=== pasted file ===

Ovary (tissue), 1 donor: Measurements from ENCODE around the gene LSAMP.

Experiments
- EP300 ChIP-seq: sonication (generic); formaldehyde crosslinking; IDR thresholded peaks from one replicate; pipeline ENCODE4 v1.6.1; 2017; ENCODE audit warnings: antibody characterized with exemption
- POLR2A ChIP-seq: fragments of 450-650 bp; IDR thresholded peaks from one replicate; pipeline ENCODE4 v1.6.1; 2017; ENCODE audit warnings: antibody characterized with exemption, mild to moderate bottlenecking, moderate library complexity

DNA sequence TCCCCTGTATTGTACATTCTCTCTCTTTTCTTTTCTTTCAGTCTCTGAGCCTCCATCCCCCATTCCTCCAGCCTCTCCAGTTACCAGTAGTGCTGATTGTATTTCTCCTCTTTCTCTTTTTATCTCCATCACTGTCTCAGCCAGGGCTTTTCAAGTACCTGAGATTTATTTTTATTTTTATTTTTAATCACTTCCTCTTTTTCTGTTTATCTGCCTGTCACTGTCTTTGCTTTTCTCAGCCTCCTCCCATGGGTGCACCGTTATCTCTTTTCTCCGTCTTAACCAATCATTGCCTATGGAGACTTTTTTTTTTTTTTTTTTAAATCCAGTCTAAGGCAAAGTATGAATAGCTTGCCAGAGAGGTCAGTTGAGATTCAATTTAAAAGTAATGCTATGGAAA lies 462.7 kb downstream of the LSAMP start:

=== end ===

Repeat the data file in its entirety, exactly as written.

Ovary (tissue), 1 donor: Measurements from ENCODE around the gene LSAMP.

Experiments
- EP300 ChIP-seq: sonication (generic); formaldehyde crosslinking; IDR thresholded peaks from one replicate; pipeline ENCODE4 v1.6.1; 2017; ENCODE audit warnings: antibody characterized with exemption
- POLR2A ChIP-seq: fragments of 450-650 bp; IDR thresholded peaks from one replicate; pipeline ENCODE4 v1.6.1; 2017; ENCODE audit warnings: antibody characterized with exemption, mild to moderate bottlenecking, moderate library complexity

DNA sequence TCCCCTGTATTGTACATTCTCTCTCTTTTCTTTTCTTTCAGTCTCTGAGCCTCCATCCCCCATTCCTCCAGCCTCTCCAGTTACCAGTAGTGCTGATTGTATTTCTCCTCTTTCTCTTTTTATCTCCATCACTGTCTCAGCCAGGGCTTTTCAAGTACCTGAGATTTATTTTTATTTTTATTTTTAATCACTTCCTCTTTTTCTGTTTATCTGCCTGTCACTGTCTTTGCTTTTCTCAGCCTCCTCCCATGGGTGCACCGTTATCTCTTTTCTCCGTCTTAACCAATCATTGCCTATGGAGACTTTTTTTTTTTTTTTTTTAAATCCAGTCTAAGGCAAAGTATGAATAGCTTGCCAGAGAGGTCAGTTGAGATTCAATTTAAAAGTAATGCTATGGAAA lies 462.7 kb downstream of the LSAMP start: